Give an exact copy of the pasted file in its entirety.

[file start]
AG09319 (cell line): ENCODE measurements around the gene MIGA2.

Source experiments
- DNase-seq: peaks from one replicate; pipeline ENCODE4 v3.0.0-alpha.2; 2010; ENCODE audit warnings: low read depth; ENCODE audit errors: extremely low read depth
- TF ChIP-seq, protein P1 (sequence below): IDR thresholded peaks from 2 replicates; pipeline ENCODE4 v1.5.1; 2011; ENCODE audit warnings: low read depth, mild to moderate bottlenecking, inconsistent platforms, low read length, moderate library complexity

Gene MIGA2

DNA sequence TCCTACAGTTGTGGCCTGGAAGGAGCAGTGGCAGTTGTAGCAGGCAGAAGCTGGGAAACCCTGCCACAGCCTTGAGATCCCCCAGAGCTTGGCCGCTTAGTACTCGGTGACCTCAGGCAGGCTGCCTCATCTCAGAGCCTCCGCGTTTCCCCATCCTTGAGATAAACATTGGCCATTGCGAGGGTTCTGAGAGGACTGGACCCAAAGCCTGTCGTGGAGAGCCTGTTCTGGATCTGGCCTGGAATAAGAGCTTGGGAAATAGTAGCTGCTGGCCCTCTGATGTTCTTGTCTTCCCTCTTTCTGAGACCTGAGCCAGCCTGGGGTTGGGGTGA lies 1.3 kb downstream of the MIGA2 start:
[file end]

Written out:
AG09319 (cell line): ENCODE measurements around the gene MIGA2.

Source experiments
- DNase-seq: peaks from one replicate; pipeline ENCODE4 v3.0.0-alpha.2; 2010; ENCODE audit warnings: low read depth; ENCODE audit errors: extremely low read depth
- TF ChIP-seq, protein P1 (sequence below): IDR thresholded peaks from 2 replicates; pipeline ENCODE4 v1.5.1; 2011; ENCODE audit warnings: low read depth, mild to moderate bottlenecking, inconsistent platforms, low read length, moderate library complexity

Gene MIGA2

DNA sequence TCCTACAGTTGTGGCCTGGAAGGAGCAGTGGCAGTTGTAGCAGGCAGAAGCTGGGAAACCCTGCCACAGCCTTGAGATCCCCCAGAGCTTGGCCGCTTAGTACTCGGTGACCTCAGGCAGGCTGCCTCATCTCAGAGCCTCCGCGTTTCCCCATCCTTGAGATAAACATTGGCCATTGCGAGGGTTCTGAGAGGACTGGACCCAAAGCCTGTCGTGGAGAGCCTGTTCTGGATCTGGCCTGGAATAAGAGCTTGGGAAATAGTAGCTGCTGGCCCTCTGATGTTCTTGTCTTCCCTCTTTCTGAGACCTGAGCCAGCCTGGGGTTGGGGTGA lies 1.3 kb downstream of the MIGA2 start: